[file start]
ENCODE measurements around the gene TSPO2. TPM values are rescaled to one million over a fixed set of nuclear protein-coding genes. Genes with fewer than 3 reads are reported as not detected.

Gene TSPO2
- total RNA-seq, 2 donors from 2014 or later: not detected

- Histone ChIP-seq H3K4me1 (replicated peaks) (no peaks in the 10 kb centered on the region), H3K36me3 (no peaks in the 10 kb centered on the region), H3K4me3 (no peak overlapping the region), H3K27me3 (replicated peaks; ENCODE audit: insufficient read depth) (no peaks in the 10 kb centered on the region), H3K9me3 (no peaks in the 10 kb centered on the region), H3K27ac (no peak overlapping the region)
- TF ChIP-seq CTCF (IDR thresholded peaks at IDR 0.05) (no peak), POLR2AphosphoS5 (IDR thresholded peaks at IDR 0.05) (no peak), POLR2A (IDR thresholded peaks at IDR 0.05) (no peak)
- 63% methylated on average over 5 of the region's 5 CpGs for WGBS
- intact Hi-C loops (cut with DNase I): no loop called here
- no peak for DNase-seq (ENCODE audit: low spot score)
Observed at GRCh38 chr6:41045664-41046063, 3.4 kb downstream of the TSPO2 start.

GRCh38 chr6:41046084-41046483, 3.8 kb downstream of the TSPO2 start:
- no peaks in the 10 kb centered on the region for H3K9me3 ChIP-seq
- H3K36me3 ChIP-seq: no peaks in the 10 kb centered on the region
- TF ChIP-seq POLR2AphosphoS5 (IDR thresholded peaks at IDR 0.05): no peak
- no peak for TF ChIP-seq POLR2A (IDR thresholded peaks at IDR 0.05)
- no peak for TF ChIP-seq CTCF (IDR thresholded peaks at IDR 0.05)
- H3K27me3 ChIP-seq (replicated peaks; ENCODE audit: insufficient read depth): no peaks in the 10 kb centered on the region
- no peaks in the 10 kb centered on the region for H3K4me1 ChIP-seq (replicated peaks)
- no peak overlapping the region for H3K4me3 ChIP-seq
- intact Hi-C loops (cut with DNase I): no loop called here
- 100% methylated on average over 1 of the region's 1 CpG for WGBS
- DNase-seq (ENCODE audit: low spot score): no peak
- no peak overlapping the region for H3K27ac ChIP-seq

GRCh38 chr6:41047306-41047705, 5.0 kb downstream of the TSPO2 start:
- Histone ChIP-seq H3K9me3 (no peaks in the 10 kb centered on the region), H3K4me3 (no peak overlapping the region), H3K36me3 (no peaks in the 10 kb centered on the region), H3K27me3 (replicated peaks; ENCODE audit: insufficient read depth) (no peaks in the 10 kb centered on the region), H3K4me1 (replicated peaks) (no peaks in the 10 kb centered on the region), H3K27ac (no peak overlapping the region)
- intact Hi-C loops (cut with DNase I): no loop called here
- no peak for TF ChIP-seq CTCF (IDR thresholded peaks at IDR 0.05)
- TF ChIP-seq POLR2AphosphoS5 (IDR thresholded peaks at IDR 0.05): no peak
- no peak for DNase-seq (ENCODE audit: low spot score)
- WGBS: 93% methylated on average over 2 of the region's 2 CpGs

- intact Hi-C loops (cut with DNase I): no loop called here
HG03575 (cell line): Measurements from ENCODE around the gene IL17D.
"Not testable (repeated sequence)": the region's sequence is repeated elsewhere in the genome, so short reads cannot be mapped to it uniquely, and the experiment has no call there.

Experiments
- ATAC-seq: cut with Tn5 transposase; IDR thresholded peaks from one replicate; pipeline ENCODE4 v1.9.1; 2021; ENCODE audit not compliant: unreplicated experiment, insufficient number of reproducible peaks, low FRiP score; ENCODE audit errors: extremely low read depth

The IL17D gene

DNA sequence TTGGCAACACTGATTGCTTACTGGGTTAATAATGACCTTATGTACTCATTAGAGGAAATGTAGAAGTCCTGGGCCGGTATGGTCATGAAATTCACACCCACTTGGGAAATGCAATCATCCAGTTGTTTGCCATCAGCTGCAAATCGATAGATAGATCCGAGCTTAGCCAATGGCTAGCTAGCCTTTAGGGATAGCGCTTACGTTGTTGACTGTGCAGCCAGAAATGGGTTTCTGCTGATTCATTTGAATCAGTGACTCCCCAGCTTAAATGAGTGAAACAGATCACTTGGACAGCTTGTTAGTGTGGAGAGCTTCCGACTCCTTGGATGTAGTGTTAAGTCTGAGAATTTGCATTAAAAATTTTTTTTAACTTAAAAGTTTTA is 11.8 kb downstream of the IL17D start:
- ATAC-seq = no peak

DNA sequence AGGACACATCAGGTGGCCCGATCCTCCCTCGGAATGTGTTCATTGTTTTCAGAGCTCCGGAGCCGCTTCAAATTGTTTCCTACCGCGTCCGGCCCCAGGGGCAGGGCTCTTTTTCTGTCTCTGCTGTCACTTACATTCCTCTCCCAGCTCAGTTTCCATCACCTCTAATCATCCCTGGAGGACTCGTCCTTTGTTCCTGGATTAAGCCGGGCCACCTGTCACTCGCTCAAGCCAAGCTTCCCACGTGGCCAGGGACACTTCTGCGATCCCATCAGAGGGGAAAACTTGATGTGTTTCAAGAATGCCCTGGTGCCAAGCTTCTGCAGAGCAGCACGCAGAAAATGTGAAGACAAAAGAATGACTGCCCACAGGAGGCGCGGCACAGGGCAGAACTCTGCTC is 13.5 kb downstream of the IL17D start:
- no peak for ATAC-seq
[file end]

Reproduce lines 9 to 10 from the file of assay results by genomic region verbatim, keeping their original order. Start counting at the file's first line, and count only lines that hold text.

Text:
Observed at GRCh38 chr6:41045664-41046063, 3.4 kb downstream of the TSPO2 start.

GRCh38 chr6:41046084-41046483, 3.8 kb downstream of the TSPO2 start: